FIRST-YEAR INNOVATION & RESEARCH SCHOLAR TRAINING
“Nurturing your curiosity from day one”
The First-Year Innovation and Research Scholar Training (FIRST) Fellowship offers an opportunity for select, highly motivated first-year students to participate in original research experiences coupled with a focus on innovation. FIRST fellowship recipients are awarded up to a $1000 stipend, disbursed hourly, to compensate for their time spent on research.
Applications for the 2021-2022 academic year open July 12th, 2021 and close August 12th, 2021.*
Upon announcement of FIRST recipients, awarded students will work with the office of Undergraduate Research Scholars and the Registrar’s Office to register for the required one credit seminar. The available times for the seminar are Wednesday 2:00pm-2:50pm MST/MDT or Thursday 2:00pm-2:50pm MST/MDT.* If you have questions, please contact us at firstname.lastname@example.org.
*Please note the application deadline was extended from August 9th to August 12th and the seminar time is Wednesday or Thursday 2:00-2:50pm MST/MDT. If you have seen otherwise recently, please let our office know where so we can correct this information. Thank you!
FIRST Fellowship Structure
- In the fall semester, students are required to attend a one credit seminar that introduces them to academic research and provides the tools needed to navigate the complex landscape of research. This seminar will be approximately one-hour per week. Depending on institutional guidance, this seminar might be hosted online and/or in person.
- During the fall semester, students work to identify a faculty or graduate mentor. Students will work with their mentor to identify a research topic, formulate a hypothesis, and identify research objectives by the end of the semester.
- In the spring semester, students will participate in up to 4 hours of faculty-mentored research. Depending on the nature of the research and the limitations of the lab, research may be conducted remotely.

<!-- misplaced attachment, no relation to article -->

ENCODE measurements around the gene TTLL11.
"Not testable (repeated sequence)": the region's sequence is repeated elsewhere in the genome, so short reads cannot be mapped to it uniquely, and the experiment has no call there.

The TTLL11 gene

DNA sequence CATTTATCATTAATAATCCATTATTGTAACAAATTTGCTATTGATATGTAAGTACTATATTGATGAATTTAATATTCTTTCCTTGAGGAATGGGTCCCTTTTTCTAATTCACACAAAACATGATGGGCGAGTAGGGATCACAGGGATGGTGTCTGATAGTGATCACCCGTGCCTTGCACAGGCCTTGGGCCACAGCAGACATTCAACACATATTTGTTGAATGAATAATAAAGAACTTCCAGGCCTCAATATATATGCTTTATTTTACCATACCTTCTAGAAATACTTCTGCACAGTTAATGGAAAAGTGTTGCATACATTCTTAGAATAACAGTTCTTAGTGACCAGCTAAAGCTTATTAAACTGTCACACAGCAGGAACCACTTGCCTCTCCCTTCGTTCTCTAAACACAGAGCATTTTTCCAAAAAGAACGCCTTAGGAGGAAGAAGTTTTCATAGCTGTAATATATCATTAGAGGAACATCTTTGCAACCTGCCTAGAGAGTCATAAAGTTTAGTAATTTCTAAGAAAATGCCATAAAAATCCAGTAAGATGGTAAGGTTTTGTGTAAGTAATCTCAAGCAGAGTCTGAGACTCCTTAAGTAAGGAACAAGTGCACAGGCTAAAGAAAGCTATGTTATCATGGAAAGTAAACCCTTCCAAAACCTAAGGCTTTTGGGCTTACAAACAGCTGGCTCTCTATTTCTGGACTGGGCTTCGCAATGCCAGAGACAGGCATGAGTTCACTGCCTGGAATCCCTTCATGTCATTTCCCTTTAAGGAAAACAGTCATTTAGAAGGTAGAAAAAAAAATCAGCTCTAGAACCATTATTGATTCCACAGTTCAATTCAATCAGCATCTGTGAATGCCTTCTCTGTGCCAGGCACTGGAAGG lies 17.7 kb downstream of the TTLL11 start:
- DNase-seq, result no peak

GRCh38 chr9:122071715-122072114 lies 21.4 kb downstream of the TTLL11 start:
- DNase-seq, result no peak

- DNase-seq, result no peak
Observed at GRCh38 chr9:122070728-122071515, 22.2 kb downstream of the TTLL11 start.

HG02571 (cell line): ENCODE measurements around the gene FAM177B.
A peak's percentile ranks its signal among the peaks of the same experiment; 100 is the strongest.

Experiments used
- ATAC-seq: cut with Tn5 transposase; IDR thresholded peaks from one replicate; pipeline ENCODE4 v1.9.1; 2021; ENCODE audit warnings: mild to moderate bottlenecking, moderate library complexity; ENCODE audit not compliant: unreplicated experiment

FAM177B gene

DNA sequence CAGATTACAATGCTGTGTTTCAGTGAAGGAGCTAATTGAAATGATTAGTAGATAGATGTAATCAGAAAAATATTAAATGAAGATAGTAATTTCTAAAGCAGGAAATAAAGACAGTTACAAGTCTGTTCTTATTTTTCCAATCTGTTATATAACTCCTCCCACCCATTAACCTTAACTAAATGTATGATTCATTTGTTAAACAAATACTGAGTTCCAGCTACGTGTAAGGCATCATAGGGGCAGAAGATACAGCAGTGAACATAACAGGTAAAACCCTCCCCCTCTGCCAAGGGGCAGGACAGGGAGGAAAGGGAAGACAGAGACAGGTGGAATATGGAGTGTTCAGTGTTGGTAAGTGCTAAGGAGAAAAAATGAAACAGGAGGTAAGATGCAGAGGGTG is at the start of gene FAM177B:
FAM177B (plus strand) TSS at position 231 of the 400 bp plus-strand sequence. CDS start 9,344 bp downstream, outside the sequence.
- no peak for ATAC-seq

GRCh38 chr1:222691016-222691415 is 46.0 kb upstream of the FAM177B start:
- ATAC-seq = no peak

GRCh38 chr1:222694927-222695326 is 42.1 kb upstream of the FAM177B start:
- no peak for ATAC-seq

- At the conclusion of spring semester, selected students may receive funding to continue working with the faculty mentor and participate in an innovation workshop over the summer.
- Students conclude their fellowship by presenting their research at the Undergraduate Research Symposium hosted towards the end of April. For more information about the Undergraduate Research Symposium, please view last year’s virtual project gallery found here.
Applications for the 2021-2022 academic year open July 12th, 2021 and close August 12th, 2021. Accepted applicants will be announced within the first few weeks of the Fall 2021 semester.
Upon announcement of FIRST recipients, awarded students will work with the office of Undergraduate Research Scholars and the Registrar’s Office to register for the required one credit seminar. Within the first few weeks of school, selected FIRST students will begin attending the seminar. Within the first month, FIRST awardees will begin identifying their mentors and projects of interest.
The available times for the seminar are Wednesday 2:00pm-2:50pm MST/MDT or Thursday 2:00pm-2:50pm MST/MDT. Even if you are unable to attend either of these times, we still recommend you apply. If you have questions, please contact us at email@example.com.
Featured FIRST Projects
Participating in research as a first-year taught me a lot about topics in my field that may not even be directly covered in class. I was also able to have the opportunity to learn about every step of a research project – from the hands on sampling to addressing issues in lab meetings. Lastly, I found amazing mentors that have helped me significantly throughout my time at Mines!
Chemical Engineering, Class of 2022
Dr. Junko Munakata Marr
Impact of Lanthanides on Wastewater Treatment
The research I conducted as a first-year provided me with a fair bit of learning opportunity; both in concrete skills and more abstract soft skills. […] I learned about a variety of scientific tools such as x-ray synchrotrons and programs like ImageJ, Avizo, and Dragonfly. Additionally, conducting research obligated me to manage my time effectively […] as well as improve my ability to communicate with others professionally.